How is Whisky made?

How is Whisky made?

There are three raw materials to make whisky: water, barley and yeast. If there were no barley in the process, there wouldn’t be where to extract the sugar for the yeast fermentation.

Water is the main element, where everything is going to be mixed, the chemical processes are going to be produced within it.

The ingredients



Water is a very important determining factor; its quality can define the result of the drink. Generally, it’s obtained from abundant and natural sources such as rivers, streams, springs or caves.

It’s the medium that stimulates the barley and where the must is created. It must be pure water, suitable for drinking, not contaminated, mineral, and have organic matter.


An example of an ideal water source is the Spey river, the second-longest in Scotland and the most important for whisky production.



The base of whisky are cereal grains, they can be wheat, oats, rye, or corn. But single malt Scotch whisky must be made from barley, other parts of the world use blends of grains in different proportions.

Barley provides food for yeast, it contains starch, which is basically sugar, the essential ingredient to activate yeast fungi.


Before starting the process, when it’s ripe, it’s harvested, dried, and stored; so that it can germinate when it’s going to be used, this process is called malting.



They’re very small living microorganisms, that feed on sugar; When they eat the sugar, a chemical process starts in which carbon dioxide is released and alcohol is produced.

They must be in ideal conditions for them to wake up, that is, humidity, heat, and food.


There are many yeast strains used to ferment the must, each one can provide different characteristics and influence the taste.

The process



MaltedProduction begins with the malting process, in which the barley is forced to germinate. When the barley reaches the distillery, it’s immersed in water until it reaches a percentage of humidity.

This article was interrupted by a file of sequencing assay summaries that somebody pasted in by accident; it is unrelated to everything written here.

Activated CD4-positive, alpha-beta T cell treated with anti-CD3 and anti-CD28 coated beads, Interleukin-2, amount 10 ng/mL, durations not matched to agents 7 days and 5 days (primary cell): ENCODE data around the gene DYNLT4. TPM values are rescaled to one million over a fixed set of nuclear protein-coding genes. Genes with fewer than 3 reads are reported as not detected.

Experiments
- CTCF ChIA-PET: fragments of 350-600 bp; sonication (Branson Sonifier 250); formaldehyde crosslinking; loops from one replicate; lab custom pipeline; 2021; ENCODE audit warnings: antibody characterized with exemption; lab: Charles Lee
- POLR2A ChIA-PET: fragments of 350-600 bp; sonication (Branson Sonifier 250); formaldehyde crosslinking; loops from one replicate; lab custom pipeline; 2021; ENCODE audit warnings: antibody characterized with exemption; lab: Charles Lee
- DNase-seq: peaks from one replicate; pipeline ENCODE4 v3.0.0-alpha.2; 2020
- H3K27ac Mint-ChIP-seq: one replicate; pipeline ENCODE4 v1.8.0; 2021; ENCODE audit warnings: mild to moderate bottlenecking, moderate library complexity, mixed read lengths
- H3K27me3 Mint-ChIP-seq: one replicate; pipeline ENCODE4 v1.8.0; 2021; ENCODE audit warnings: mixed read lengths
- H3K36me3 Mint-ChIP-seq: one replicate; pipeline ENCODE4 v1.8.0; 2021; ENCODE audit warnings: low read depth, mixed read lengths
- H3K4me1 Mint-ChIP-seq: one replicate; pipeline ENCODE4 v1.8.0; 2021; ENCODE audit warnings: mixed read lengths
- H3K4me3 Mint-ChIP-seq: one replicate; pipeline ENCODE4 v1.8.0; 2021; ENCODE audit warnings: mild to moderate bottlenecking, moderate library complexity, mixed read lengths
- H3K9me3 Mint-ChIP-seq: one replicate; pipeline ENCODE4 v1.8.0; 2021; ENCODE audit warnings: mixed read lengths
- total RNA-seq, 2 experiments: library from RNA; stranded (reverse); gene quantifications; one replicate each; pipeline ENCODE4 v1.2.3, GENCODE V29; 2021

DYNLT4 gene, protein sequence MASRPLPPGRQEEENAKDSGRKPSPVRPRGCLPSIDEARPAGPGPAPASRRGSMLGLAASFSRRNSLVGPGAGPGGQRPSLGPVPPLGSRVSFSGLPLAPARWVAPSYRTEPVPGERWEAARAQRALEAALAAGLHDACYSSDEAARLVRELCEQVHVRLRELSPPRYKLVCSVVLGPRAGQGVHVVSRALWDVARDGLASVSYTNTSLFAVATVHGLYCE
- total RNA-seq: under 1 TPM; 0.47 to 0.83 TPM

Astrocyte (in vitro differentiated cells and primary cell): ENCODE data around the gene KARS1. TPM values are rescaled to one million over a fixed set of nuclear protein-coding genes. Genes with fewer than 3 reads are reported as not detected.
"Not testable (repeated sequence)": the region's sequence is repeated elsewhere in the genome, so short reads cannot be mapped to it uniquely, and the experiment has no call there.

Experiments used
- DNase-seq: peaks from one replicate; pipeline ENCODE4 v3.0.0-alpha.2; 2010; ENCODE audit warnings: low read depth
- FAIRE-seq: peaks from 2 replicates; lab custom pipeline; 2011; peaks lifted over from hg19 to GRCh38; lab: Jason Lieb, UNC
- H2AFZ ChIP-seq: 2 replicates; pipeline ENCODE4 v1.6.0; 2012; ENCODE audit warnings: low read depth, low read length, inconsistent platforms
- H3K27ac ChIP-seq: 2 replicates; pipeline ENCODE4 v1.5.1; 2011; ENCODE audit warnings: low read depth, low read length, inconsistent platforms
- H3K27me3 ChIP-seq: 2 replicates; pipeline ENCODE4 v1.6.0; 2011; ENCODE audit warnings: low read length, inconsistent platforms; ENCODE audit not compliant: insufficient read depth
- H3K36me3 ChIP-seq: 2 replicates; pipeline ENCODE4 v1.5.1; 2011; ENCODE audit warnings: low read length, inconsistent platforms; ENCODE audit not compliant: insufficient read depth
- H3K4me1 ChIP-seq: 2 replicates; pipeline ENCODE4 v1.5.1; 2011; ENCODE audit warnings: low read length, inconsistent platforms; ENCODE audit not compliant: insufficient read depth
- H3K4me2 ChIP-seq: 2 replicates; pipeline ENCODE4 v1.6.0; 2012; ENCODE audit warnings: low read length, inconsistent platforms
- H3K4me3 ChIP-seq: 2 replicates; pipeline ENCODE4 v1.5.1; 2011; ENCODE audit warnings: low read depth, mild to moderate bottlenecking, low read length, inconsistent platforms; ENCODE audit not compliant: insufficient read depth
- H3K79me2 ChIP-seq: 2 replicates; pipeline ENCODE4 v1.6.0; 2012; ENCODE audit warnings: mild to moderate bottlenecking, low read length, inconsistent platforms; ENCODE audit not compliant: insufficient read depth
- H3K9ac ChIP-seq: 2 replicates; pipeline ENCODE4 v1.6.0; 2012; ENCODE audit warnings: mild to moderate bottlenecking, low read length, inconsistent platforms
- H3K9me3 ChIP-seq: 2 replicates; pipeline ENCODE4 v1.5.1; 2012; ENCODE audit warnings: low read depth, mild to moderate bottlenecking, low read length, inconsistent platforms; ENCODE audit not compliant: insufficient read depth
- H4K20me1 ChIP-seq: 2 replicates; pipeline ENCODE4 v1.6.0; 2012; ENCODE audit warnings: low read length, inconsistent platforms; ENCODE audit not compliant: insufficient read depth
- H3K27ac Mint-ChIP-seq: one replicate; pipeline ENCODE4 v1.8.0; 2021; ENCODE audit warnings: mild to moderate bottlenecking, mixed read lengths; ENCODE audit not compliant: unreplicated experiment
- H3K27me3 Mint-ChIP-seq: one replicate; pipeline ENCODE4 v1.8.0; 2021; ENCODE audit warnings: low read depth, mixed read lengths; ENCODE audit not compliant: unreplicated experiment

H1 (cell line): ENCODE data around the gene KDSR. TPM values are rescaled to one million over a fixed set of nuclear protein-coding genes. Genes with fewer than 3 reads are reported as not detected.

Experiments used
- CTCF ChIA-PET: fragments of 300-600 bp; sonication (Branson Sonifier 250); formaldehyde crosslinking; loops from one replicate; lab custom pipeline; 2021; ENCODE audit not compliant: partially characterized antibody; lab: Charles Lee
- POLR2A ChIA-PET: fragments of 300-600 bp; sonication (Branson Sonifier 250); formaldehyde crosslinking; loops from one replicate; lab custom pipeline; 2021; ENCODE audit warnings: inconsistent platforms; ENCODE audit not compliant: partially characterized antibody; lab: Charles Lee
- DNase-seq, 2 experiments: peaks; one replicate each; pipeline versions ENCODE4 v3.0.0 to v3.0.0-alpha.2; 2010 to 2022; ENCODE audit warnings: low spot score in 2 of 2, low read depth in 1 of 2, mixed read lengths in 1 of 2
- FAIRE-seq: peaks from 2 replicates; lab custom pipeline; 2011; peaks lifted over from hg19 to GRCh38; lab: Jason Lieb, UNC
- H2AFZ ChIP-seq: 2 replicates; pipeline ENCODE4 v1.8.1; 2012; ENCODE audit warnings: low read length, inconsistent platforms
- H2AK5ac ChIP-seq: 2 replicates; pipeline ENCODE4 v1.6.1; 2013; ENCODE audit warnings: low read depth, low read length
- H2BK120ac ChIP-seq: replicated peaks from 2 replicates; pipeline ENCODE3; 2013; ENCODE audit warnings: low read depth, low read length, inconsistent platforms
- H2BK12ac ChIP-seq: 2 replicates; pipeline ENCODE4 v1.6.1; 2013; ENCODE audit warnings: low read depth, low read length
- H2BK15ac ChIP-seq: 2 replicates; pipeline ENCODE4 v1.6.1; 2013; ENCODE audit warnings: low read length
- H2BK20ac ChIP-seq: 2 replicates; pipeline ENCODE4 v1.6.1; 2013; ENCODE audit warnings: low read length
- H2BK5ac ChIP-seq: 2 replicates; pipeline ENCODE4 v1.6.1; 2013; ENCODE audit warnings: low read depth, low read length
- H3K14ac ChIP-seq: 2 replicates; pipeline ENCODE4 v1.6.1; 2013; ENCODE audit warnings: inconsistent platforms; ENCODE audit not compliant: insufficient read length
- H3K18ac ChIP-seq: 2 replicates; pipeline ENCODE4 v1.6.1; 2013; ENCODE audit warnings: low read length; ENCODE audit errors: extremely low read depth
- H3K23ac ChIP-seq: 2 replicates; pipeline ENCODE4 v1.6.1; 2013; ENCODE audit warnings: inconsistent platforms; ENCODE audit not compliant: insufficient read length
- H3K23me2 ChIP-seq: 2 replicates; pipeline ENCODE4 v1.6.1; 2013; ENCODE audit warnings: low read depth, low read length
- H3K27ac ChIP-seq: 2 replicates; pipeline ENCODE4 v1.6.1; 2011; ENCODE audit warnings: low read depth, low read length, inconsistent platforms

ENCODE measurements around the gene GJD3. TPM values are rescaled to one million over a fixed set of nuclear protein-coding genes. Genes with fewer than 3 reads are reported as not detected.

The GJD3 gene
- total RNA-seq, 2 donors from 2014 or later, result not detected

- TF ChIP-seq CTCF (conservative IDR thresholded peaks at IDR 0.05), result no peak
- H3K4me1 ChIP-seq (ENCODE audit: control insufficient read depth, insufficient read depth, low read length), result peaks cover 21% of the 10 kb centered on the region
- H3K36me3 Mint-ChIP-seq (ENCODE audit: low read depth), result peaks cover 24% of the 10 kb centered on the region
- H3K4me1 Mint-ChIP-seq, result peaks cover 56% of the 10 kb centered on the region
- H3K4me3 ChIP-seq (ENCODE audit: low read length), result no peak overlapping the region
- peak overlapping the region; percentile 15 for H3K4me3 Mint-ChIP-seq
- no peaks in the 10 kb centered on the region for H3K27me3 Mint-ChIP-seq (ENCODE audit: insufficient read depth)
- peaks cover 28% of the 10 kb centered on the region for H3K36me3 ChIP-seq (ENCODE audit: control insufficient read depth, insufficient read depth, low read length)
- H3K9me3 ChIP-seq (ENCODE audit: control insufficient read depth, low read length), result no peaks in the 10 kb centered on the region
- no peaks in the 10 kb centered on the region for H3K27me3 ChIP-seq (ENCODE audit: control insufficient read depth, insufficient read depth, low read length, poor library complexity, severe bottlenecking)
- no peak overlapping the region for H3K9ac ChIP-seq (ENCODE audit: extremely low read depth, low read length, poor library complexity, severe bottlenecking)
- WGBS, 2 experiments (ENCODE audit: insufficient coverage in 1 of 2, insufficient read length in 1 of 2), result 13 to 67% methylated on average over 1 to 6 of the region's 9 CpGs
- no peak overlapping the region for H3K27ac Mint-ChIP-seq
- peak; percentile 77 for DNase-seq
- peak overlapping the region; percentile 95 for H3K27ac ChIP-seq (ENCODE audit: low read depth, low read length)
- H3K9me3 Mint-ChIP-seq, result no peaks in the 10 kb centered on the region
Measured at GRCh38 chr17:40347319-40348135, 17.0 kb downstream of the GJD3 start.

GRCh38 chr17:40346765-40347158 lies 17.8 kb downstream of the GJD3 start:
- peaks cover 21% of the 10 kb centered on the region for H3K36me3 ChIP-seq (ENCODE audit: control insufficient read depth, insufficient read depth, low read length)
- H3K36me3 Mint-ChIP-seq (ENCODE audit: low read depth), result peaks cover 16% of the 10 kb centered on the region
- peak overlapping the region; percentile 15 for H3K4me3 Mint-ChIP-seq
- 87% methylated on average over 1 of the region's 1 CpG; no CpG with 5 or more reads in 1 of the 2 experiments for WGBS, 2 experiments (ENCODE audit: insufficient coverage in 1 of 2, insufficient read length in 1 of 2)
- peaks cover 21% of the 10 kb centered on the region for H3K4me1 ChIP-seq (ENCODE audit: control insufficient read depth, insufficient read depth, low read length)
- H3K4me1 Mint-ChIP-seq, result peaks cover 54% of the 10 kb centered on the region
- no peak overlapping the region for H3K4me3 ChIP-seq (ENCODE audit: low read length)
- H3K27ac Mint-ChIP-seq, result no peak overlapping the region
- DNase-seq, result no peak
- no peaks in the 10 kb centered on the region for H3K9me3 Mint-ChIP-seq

Then comes the drying, there are those who do it by spreading it on the ground until it’s dry.

The idea is to trick the barley grain into believing that it’s spring, at which time the plants germinate.

When germination begins, the complex enzymes that are used develop, they release starch, that is, the grain’s food to grow.

After getting the grain’s germination to begin, the process must be stopped, this is done by applying heat.

In some regions of Scotland, they’re made with peat-based ovens, which is a vegetable fuel formed by decomposing matter, this gives a characteristic flavor to malt whisky; It’s extracted from the earth, it’s put to dry in the sun and you get some kind of coal burned by the ovens.

The barley expands in the oven; the smoke permeates the barley giving it flavor. Once dry, it’s ground in rollers to obtain a sweet malted barley flour.


Now comes the maceration, hot water and malt flour are combined in containers. It should be an ideal environment for the sugar in the mixture to dissolve properly; very hot water will kill the enzymes and very cold water will not help the process.



The resulting liquid is drained, cooled, and taken to fermentation containers, they can be made of stainless steel or pine wood. This is the moment when the yeast comes into play, in this process it begins to feed on the sugar in the mixture, producing alcohol and carbon dioxide that is expelled out of the tanks.


Second and more complex fermentation takes place inside the container, this time with bacteria, different chemical reactions influence on the substance’s flavor.


The next step is the distillation, it’s done in alembics, it consists of subjecting the mixture to heat to separate its components. Basically, the substance is heated until the alcohol boils, the alcohol vapor is taken to another alembic through pipes, where it condenses, producing a liquid with a lower alcoholic degree. The process is repeated again until a substance with a higher grade is obtained.


The most used method in Scotland is called batch distillation, but in each country, it’s done in different ways.


Finally, after the end of the established time in barrels, it’s extracted, and if necessary depending on the type of whisky, it’s bottled directly or reduced with water to reduce its alcoholic grade by volume.


Most of the world’s production, destined for companies that are in charge of making blended whisky, is transported directly in the barrels to the companies in charge of this type of blending.


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